Economic Study Documents $2.69 billion in Benefit from Chattanooga’s Community Fiber Optic Network
A new study conducted by Bento Lobo, Ph.D., head of the Department of Finance and Economics at the Rollins College of Business at the University of Tennessee at Chattanooga, documents $2.69 billion in community benefit during the first ten years since EPB of Chattanooga built Amerca's first Gig-speed community-wide network and used it to establish the nation’s most advanced smart grid power distribution system. Key Community Benefits from Chattanooga’s Advanced Infrastructure:
- Job creation and retention: The fiber optic infrastructure directly supported the creation and retention of 9,516 jobs which is about 40% of all jobs created in Hamilton County during the study period.
- Lower unemployment rate: Hamilton County’s unemployment rate was 4.7% in Nov which is significantly lower than Tennessee’s rate (5.3%) and two percentage points lower than the US unemployment rate (6.7%) for the same period.
- Bridging the digital divide for education: Having Chattanooga’s fiber optic network in place allowed EPB to join with Hamilton County Schools and other local and state partners in launching HCS EdConnect, a fiber optic broadband internet service provided at no charge to economically challenged families with K-12 students. Designed to continue providing the service for at least 10 years, HCS EdConnect represents a lasting solution for bridging the digital divide among students. Currently more than 12,000 students have internet access to continue their studies from home through HCS EdConnect.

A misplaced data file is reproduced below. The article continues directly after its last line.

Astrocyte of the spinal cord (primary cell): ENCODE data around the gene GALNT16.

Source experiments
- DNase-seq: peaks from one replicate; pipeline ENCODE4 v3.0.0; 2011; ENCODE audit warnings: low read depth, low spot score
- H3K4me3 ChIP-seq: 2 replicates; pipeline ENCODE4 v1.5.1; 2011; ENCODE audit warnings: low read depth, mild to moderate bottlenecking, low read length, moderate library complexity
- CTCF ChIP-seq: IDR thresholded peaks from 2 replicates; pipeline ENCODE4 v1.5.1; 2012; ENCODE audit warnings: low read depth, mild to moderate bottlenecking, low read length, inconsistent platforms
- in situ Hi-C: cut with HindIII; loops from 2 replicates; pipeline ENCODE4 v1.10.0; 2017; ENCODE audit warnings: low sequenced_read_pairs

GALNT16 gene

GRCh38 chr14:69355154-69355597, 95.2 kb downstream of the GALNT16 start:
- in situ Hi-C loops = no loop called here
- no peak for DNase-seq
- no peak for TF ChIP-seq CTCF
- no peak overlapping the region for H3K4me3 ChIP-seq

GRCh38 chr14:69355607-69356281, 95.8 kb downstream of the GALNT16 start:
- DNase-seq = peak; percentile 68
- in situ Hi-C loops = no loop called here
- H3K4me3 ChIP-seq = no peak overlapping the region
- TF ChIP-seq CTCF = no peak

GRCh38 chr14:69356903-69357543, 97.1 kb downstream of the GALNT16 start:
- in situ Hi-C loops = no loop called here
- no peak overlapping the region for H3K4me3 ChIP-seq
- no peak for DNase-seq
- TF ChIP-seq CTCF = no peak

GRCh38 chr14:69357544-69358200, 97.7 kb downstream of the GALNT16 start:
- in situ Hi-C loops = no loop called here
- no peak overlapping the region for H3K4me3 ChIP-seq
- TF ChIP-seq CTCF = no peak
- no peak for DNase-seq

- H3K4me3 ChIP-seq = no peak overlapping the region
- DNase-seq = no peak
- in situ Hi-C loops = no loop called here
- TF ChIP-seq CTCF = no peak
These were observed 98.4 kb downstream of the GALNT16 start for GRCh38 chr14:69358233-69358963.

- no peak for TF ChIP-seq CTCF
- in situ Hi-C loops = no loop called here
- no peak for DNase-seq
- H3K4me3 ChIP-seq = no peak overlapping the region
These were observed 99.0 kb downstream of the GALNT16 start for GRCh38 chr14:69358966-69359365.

- Reduced power outages: Related to the smart grid’s ability to quickly re-route power around storm damage and other problems, the study documents a 40-55% annual decrease in outage minutes providing EPB customers with an average of $26.6 million in savings each year by helping them avoid spoilage, lost productivity, and other negative impacts.
- Decreased environmental damage: The smart grid has helped EPB decrease carbon emissions by 7,900 tons through demand management and reduced truck-miles.
- $110 million in Smart City research: In 2014, the U.S. Department of Energy designated Chattanooga as a Smart Grid Living Laboratory. Since then, EPB has partnered with Oak Ridge National Laboratory and a range of other national and local research partners, like the University of Tennessee at Chattanooga Center for Urban Informatics and Progress, to play a significant role in more than $110 million in Smart City Research.
New Economic Study Documents $2.69 billion in Benefit from Chattanooga’s Community Fiber Optic Network Read the Study